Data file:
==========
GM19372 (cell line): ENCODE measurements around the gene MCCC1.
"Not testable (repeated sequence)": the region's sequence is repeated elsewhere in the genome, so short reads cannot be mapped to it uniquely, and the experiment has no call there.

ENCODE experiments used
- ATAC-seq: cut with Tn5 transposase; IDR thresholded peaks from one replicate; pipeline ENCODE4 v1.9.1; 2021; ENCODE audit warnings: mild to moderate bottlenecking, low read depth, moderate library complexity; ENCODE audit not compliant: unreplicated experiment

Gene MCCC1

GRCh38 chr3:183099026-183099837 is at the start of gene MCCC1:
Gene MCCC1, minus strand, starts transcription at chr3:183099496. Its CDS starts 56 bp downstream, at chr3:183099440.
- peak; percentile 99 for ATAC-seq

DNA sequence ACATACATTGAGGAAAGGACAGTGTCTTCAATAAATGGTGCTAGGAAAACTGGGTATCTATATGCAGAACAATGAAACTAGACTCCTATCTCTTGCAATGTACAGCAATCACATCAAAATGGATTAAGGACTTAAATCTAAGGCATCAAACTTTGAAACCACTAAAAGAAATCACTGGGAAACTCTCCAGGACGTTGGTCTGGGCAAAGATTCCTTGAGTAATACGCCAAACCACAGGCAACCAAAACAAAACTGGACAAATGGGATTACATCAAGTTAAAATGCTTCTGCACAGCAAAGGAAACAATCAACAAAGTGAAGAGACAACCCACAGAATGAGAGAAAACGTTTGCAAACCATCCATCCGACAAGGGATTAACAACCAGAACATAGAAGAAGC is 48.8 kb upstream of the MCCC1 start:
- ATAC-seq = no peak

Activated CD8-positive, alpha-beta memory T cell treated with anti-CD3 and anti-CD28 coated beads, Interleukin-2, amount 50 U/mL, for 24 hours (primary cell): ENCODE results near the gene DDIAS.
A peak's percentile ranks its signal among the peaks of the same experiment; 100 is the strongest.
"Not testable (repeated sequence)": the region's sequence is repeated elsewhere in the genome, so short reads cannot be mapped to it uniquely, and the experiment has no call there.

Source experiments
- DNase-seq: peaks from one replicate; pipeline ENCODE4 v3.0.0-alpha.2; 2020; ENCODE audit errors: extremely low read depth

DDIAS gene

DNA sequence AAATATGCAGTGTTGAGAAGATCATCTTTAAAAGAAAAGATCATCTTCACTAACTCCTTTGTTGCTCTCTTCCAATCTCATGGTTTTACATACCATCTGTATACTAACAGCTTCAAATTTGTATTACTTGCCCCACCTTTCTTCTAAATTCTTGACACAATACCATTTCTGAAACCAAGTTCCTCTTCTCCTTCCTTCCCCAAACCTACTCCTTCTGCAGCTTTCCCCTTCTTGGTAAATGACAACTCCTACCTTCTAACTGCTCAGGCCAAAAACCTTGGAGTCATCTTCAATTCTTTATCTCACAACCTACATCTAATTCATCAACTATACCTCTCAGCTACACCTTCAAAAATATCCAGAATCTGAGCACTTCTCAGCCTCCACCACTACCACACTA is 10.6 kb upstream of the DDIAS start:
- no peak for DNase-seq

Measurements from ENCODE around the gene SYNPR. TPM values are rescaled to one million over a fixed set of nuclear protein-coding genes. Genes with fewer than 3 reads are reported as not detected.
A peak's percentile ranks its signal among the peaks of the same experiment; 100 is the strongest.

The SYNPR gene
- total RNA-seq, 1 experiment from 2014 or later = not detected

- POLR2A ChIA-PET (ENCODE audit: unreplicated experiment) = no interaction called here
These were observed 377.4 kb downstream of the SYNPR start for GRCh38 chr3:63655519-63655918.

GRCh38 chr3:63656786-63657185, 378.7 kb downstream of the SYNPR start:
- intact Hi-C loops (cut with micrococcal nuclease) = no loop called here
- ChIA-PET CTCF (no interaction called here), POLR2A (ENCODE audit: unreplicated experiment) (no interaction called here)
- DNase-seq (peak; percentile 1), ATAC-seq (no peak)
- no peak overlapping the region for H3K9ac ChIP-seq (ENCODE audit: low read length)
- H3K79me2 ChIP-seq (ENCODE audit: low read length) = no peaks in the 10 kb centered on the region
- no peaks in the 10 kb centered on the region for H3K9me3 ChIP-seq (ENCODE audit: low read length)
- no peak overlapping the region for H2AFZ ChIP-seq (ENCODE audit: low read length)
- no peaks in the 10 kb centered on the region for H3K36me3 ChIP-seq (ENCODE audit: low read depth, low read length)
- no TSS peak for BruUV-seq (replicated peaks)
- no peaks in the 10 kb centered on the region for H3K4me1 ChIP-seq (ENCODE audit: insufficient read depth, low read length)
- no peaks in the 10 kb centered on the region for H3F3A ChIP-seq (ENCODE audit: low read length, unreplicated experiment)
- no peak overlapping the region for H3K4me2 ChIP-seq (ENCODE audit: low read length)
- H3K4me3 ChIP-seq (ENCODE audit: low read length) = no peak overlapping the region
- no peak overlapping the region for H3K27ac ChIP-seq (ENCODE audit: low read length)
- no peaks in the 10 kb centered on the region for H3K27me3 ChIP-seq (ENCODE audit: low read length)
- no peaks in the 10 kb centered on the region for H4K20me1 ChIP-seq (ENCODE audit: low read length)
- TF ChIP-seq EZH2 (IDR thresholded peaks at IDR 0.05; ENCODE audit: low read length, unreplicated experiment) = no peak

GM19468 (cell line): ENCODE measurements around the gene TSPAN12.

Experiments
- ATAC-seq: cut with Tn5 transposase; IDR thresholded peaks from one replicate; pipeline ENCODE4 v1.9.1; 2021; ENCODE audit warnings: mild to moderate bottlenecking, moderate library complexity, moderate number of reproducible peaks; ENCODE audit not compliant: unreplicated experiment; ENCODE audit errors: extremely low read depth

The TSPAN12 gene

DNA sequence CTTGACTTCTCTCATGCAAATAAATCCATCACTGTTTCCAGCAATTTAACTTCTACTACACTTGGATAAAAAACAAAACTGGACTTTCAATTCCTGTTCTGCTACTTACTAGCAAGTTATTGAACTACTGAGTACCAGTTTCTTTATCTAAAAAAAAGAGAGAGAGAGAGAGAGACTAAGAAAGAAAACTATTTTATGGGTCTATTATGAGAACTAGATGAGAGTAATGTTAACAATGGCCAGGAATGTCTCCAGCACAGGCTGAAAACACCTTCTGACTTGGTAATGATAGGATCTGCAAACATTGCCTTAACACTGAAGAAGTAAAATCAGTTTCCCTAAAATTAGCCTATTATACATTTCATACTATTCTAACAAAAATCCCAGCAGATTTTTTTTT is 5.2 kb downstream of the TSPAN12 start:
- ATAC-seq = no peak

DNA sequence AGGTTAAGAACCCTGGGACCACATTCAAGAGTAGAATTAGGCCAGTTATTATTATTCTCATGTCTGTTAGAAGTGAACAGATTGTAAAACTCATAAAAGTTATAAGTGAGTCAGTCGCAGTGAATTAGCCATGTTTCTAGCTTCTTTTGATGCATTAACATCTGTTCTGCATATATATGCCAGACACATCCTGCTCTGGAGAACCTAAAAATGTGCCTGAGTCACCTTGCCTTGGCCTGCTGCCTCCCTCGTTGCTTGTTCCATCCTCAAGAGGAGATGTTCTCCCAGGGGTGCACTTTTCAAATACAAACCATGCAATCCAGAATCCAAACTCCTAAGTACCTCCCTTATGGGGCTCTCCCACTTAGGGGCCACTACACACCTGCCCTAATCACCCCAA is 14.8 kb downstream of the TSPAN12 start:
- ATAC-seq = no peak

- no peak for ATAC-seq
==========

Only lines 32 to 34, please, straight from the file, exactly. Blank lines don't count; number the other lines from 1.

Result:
- no peak overlapping the region for H2AFZ ChIP-seq (ENCODE audit: low read length)
- no peaks in the 10 kb centered on the region for H3K36me3 ChIP-seq (ENCODE audit: low read depth, low read length)
- no TSS peak for BruUV-seq (replicated peaks)